Texas, South Carolina Have Most Car Deaths

< 1 min read
Facebook
Twitter
LinkedIn
Mail
< 1 min read
Kars For Kids

Kars For Kids

Non profit organization

Kars For Kids

Kars For Kids

Non profit organization

Share

Facebook
Twitter
LinkedIn
Mail
Child places pleading hand on back window of car

Texas, South Carolina Have Most Car Deaths

< 1 min read
< 1 min read
Kars For Kids

Kars For Kids

Non profit organization

Kars For Kids

Kars For Kids

Non profit organization

Facebook
Twitter
LinkedIn
Mail
Child places pleading hand on back window of car

Texas and South Carolina lay infamous claim to the most hot car deaths this year, with three such deaths, each. In a recent newsletter reporting on the latest hot car deaths, meteorologist Jan Null wrote, “. . .  the total number of Pediatric Vehicular Heatstroke (PVH) deaths for 2018 [is] a staggering 28, with a couple other pending cases and too much summer left! This is the highest number of deaths through July 22nd of any year, going back to 1998. By July 22 last year there were a total of 27 deaths and the year ended with 43.”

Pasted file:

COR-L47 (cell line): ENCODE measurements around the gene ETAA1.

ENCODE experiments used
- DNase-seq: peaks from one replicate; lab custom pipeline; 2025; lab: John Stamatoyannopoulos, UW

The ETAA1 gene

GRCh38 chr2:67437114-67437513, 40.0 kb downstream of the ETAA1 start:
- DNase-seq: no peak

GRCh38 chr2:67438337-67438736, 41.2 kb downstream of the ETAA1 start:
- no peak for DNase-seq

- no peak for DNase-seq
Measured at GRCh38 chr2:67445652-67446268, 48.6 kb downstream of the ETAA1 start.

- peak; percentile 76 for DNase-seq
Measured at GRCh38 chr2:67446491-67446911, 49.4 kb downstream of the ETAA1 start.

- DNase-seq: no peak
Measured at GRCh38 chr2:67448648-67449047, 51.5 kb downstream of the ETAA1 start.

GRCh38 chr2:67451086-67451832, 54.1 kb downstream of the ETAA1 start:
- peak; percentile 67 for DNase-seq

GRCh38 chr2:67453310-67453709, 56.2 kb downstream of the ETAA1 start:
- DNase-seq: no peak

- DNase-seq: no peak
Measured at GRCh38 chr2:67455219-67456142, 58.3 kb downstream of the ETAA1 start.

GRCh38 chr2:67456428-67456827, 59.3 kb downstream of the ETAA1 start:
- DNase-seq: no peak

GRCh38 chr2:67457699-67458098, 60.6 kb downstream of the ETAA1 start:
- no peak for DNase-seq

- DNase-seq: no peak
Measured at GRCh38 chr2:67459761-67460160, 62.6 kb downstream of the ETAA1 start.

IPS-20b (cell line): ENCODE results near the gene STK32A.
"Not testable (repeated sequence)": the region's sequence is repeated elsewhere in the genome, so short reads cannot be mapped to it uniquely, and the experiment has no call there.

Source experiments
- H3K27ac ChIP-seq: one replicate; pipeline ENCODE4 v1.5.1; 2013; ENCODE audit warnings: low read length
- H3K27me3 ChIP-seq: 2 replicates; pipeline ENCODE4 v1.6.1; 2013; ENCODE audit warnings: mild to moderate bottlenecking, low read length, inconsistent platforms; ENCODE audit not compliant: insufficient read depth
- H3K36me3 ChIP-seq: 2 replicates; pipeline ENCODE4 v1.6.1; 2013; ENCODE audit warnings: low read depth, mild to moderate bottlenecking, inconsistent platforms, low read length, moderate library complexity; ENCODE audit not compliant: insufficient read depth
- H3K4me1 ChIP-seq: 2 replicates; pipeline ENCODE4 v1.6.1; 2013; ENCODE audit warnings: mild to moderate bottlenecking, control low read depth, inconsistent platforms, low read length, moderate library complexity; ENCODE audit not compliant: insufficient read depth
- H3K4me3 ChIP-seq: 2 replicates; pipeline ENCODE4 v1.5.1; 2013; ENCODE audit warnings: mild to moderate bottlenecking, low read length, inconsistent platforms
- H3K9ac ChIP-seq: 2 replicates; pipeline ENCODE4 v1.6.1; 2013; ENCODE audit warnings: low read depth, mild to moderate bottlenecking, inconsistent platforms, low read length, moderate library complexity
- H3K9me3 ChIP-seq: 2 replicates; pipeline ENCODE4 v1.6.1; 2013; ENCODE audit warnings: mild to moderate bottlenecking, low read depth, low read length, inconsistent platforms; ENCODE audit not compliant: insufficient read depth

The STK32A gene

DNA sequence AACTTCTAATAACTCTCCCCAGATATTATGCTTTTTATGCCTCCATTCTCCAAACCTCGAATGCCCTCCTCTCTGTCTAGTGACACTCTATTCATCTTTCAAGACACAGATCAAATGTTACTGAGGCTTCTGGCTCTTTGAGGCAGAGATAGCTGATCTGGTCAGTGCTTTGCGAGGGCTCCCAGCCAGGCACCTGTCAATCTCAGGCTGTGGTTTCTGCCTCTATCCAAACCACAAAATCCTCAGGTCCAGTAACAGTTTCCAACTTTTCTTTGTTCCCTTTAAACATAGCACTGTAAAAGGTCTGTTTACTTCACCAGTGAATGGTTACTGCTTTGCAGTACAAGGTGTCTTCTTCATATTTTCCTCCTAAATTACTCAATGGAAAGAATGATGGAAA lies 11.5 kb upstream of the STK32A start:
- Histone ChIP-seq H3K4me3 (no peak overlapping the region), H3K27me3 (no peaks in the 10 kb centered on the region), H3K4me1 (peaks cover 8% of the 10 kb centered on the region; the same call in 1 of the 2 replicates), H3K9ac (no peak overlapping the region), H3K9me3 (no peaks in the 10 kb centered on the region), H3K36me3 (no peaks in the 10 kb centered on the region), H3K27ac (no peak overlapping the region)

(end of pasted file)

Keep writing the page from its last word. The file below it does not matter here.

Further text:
Null keeps track of hot car death statistics. When you go to his website, noheatstroke.org, you’re confronted with the number of children who have died from pediatric vehicular heatstroke since 1998, when records were first kept. Under that constantly growing number (it was 769 as of this writing), Null writes, “All of these deaths could have been prevented.”

If only parents would believe these tragedies happen to the best of parents, and take precautions.

Leave a Reply

Your email address will not be published. Required fields are marked *

This site uses Akismet to reduce spam. Learn how your comment data is processed.

Continue reading

two teenage females driver passenger key

Teen Driving Awareness Month: Keeping Teens Safe behind the Wheel

It is fitting that we begin the year by drawing attention to the fact that the leading cause of death for US teens is motor vehicle crashes. According to the CDC, in 2020 along, 8 teenagers aged 13-19 died in car accidents each day. That means that 2,800 teens lost their lives on the road in a single year. Raising awareness means first and foremost, talking with your teenagers about the dangers of driving, and what steps they can take to stay safe.